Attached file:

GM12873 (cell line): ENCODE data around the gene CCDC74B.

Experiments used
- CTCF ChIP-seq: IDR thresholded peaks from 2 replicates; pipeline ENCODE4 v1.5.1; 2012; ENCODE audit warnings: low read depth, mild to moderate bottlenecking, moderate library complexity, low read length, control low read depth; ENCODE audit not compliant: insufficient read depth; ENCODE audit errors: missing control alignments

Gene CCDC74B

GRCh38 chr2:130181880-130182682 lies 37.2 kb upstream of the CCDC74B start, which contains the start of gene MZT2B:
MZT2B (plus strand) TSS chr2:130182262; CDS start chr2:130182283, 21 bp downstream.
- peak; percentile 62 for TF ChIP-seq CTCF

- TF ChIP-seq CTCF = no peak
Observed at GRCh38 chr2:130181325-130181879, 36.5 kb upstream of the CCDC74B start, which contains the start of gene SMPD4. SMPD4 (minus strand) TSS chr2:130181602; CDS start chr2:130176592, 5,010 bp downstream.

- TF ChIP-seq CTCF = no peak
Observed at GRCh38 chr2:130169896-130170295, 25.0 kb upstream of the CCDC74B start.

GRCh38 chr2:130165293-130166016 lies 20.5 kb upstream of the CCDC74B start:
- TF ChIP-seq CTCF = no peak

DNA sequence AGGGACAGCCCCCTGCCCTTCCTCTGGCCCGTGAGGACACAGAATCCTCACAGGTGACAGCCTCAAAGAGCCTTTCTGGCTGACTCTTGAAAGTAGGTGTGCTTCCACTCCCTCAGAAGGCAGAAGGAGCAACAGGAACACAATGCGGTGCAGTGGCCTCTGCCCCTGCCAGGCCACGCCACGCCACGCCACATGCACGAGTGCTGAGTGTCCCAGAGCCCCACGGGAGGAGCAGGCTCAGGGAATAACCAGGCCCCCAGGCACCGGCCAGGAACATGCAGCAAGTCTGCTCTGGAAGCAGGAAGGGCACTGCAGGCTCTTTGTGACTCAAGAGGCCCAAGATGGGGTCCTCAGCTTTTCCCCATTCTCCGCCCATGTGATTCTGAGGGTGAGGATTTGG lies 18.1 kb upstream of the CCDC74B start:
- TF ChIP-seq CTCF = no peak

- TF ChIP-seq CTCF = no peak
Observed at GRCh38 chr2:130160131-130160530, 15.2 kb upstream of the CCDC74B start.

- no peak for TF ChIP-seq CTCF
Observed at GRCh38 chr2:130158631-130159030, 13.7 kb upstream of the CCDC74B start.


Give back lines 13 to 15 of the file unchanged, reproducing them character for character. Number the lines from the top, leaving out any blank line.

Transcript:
- TF ChIP-seq CTCF = no peak

DNA sequence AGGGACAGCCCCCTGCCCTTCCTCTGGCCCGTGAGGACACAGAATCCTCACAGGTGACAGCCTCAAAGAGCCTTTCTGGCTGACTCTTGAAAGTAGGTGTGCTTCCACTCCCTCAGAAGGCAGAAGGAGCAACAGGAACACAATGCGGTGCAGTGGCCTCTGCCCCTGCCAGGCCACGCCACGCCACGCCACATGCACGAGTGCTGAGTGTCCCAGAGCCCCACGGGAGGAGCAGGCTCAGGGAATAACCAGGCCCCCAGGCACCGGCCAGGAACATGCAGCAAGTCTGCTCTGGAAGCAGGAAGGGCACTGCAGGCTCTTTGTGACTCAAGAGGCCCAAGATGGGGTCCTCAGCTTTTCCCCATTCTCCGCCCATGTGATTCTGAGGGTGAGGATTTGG lies 18.1 kb upstream of the CCDC74B start:
- TF ChIP-seq CTCF = no peak